MATEC Web Conf.
Volume 162, 2018The 3rd International Conference on Buildings, Construction and Environmental Engineering, BCEE3-2017
|Number of page(s)||7|
|Section||Geotechnical and Transportation Engineering|
|Published online||07 May 2018|
Chemical recycling of polyethylene terephthalate (waste water bottles) for improving the properties of asphalt mixture
Department of Materials Engineering, University of Technology, Baghdad, Iraq
* Corresponding author: email@example.com
One of the most prevalent of waste materials is Polyethylene Terephthalate (PET) which is used mainly to produce the drinking water bottles. In this research, the waste plastic bottles, which are normally made from PET was used to investigate the possibility of using this material as an additive in asphalt concrete mixtures. Six different proportions (w/w %) of Degradated Polyethylene Terephthalate (DPET) (2, 4, 6, 8, 10, and 12%) have been added to bitumen to prepare the specimens. The tests include Marshall Method of mix design and coating with asphalt. The results indicated that the mixture property modification increased as the content of (DPET) increases. This additive gives maximum flexibility and rigidity of the asphalt, according to ductility and penetration tests. Marshall Method gives better resistance against permanent deformations and better engineering properties in terms of stability, flow value, air voids and water absorption comparing with non-modified mixtures.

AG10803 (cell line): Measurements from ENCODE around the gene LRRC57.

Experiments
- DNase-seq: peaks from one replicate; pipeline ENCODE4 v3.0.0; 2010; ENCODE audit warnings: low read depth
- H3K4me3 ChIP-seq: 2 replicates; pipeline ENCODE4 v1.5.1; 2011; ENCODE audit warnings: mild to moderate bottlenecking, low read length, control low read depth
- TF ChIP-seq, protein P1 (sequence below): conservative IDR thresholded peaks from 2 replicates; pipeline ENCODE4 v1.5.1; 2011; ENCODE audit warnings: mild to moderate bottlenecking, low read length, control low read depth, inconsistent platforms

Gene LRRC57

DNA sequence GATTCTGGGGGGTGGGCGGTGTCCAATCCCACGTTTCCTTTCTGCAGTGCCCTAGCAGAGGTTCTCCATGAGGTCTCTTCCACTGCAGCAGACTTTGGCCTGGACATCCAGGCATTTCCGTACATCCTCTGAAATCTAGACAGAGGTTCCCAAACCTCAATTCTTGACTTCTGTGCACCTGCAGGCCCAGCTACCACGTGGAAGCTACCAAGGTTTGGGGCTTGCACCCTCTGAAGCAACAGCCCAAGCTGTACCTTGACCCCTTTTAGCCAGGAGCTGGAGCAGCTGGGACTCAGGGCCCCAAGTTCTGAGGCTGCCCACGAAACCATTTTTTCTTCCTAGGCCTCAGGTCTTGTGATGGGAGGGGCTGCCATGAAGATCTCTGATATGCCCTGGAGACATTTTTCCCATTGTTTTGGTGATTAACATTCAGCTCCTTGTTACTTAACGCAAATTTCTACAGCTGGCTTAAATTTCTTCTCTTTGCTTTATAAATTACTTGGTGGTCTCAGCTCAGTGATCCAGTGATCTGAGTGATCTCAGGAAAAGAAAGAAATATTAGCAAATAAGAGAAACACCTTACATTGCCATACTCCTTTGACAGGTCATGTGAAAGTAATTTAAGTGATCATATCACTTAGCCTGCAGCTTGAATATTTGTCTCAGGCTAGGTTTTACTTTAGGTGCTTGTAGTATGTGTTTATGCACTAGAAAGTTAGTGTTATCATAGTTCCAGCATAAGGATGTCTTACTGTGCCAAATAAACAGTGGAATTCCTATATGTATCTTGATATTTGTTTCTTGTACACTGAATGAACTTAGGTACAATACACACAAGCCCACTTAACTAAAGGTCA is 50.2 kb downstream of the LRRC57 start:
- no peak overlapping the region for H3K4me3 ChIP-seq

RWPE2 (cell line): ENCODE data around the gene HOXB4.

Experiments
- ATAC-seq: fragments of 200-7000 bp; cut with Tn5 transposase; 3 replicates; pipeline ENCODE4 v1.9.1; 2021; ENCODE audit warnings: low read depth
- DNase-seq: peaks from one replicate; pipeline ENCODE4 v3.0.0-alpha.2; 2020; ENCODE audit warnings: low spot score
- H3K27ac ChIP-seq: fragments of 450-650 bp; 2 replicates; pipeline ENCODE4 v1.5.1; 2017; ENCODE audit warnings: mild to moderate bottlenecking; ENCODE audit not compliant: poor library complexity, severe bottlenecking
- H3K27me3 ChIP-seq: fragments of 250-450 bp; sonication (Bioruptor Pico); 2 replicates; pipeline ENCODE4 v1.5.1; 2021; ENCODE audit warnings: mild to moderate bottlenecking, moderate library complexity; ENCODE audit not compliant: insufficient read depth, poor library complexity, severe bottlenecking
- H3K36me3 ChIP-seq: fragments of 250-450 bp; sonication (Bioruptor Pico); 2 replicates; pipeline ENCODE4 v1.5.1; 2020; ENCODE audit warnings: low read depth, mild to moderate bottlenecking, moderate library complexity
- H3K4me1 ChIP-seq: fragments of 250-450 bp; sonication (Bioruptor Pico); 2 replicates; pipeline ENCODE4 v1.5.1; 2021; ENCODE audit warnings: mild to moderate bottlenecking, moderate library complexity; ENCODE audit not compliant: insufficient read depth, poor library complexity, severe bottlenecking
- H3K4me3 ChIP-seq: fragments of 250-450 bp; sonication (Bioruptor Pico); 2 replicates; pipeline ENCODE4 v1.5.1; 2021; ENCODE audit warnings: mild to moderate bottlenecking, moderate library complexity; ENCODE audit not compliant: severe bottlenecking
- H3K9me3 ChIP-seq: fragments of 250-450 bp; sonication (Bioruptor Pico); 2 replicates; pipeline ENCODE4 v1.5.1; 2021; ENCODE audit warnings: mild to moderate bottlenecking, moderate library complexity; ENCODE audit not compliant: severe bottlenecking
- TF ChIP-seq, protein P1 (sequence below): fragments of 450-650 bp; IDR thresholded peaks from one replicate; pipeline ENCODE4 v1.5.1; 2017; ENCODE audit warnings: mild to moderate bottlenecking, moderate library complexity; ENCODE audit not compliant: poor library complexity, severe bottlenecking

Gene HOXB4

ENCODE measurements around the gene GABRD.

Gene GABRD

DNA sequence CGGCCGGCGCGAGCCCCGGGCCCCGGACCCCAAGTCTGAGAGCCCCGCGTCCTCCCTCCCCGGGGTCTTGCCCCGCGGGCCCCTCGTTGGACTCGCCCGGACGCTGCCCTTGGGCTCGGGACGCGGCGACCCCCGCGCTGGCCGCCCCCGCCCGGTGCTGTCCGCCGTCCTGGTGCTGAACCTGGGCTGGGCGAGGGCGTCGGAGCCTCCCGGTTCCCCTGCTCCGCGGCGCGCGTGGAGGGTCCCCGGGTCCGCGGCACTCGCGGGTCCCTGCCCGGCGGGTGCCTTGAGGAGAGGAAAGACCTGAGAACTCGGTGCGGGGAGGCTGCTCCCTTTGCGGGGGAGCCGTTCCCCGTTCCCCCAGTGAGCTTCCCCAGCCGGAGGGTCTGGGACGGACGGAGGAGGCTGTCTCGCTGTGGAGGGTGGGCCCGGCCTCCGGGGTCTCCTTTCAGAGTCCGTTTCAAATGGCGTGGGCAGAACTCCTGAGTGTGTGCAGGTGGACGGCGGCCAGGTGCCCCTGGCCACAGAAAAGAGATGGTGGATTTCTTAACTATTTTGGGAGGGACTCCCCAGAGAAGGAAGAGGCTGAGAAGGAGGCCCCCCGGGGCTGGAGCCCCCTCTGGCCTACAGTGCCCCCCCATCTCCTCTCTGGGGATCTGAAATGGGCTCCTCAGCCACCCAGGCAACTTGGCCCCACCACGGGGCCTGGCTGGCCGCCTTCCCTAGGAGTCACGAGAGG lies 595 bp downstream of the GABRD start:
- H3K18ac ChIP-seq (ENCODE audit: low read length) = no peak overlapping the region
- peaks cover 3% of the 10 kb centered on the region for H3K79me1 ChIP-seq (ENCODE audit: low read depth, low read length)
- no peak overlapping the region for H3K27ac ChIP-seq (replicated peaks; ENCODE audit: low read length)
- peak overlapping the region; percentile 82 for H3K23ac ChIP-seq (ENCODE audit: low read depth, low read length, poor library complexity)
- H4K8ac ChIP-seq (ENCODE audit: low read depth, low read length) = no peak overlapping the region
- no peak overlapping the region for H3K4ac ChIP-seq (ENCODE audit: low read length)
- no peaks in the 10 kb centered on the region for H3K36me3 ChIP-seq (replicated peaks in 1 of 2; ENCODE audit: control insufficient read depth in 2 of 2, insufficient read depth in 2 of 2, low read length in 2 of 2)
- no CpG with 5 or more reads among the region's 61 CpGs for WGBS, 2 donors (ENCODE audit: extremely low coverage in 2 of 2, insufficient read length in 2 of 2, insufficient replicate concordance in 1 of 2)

© The Authors, published by EDP Sciences, 2018
This is an Open Access article distributed under the terms of the Creative Commons Attribution License 4.0, which permits unrestricted use, distribution, and reproduction in any medium, provided the original work is properly cited. (http://creativecommons.org/licenses/by/4.0/).
Current usage metrics show cumulative count of Article Views (full-text article views including HTML views, PDF and ePub downloads, according to the available data) and Abstracts Views on Vision4Press platform.
Data correspond to usage on the plateform after 2015. The current usage metrics is available 48-96 hours after online publication and is updated daily on week days.
Initial download of the metrics may take a while.